Wynn (76) is on an island here at left tackle, and his set is so good I could cry. He comes out aggressively but under control. Look at his feet -- short, powerful steps where he never loses the base from his stance. By firing out he's selling the run to the linebackers and the guy he's blocking. Then his hands are perfect too: inside hands, right on the defender's breastplate with no helmet involved. He locks the defender (Tanoh Kpassagnon, 92) out and dominates him. Brian Hoyer could've held onto that ball for another 10 seconds and Wynn's man wouldn't have beat him. Since it wasn't the end of the half, Hoyer didn't hold the ball. That's picture-perfect pass blocking from Wynn.
Joe Thuney (62) at left guard does some good things here as well. What I really like is how he settles and drops his hips once he pulls. He puts himself in position to do a little mirror dodge drill from the combine. It's not easy to settle into a pass-blocking stance after pulling across the formation, but Thuney does a fine job of it here.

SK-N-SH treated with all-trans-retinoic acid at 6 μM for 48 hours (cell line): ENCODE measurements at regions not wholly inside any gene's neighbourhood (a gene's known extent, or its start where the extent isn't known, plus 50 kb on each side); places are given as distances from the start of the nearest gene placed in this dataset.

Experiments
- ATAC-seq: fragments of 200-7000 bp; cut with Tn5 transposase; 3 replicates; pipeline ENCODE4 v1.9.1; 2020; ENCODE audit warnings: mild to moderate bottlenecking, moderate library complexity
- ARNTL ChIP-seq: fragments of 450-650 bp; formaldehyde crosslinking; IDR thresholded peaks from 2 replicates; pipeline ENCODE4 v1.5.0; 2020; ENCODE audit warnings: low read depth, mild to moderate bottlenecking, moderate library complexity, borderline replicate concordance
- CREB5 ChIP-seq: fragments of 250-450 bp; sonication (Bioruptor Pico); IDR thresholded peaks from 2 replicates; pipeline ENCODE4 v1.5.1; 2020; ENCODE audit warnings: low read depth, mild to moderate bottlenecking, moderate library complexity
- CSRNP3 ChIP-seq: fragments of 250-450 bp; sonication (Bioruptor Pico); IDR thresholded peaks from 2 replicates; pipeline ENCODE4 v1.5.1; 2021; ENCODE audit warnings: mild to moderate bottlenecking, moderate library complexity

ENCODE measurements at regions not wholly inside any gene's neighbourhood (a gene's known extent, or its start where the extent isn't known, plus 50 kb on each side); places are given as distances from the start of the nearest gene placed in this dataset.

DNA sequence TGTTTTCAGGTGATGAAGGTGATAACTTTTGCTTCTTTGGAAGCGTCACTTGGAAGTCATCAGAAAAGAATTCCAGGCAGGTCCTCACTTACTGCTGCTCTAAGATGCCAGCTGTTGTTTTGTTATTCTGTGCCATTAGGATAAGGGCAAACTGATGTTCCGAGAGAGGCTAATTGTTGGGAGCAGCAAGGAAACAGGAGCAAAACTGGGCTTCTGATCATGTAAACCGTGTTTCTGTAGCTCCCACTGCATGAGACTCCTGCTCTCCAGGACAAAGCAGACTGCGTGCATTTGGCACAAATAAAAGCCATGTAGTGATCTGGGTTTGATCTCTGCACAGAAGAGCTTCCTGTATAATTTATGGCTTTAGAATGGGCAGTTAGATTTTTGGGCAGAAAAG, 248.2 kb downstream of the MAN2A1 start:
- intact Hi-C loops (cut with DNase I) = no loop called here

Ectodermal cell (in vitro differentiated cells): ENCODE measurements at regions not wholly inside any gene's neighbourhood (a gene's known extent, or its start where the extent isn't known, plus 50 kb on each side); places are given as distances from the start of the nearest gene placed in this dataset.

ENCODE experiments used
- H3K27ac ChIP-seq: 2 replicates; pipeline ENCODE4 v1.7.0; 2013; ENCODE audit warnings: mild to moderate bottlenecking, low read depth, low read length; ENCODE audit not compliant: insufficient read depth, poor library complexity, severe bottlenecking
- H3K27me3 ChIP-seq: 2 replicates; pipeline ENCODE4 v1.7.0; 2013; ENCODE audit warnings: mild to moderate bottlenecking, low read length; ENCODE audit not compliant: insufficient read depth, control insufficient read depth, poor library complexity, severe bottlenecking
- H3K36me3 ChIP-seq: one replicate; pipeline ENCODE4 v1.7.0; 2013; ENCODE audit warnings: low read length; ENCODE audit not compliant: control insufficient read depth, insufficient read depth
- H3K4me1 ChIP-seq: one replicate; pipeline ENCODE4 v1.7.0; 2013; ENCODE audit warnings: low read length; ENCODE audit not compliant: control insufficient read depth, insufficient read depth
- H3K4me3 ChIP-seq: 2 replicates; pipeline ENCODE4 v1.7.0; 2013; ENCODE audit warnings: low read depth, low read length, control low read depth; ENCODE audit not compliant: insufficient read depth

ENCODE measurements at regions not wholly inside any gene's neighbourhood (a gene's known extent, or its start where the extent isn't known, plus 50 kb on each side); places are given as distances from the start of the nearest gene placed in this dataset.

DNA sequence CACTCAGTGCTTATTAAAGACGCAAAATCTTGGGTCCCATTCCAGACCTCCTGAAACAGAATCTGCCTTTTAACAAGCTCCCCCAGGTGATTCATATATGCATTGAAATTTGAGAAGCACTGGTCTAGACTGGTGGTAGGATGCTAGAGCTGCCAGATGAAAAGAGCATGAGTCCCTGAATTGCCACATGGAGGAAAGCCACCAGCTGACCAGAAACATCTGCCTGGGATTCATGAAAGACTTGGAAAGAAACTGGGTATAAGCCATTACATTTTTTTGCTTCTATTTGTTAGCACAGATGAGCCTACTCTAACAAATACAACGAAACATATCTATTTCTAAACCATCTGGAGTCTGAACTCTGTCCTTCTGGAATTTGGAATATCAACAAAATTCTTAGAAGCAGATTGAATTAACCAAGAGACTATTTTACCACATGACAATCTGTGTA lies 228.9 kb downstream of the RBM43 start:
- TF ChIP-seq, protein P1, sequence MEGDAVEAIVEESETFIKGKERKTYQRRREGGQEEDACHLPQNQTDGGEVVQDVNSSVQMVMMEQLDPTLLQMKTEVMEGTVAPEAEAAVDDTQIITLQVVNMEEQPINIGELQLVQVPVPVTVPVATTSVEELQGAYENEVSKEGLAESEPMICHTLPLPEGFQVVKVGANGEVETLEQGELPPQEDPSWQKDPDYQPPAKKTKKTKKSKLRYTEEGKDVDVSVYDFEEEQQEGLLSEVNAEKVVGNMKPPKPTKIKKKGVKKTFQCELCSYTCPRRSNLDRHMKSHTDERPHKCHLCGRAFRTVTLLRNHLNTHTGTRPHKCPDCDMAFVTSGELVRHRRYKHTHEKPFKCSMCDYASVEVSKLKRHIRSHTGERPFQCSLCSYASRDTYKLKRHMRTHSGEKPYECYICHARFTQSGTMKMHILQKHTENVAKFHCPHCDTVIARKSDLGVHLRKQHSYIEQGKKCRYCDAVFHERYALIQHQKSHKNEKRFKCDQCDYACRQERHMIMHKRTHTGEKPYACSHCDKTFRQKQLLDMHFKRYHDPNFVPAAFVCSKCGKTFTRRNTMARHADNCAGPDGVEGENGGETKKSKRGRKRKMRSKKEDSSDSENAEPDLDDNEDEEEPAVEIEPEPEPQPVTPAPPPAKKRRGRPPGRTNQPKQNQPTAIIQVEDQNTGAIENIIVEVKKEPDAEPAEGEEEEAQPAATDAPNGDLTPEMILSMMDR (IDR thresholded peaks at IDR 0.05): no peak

The pass-blocking was generally good for New England. Right tackle Justin Herron probably had the worst night in pass pro but he wasn't awful or anything. He was just OK and gave up some pressures a little sooner than you would want.
Herron (75) is getting beat here, but not like a drum. And it doesn't help that his quarterback (Jarrett Stidham) drops to just about 10 yards and then doesn't step up in the pocket. Still, Herron is OK, he just has to get a little more push when he turns to run his man by the quarterback at the top of the rush.
Wynn is really good here again. I can't tell whether he snatched the defensive end down or if the end trips, but either way I love how the left tackle closes down on the inside move with square shoulders and a wide base. That allows him to redirect outside and pick up the looper. He basically picks up the end-tackle stunt by himself.
Another reason I included these last two GIFs is to help illustrate how an offensive line that played well could only score 10 points. Both of these plays are protected well enough, and both have receivers you can see open even from the end zone view, but both resulted in turnovers. You can block a team all night, but you still need some help from the guy with his hands under the center's ass if you're going to score any points.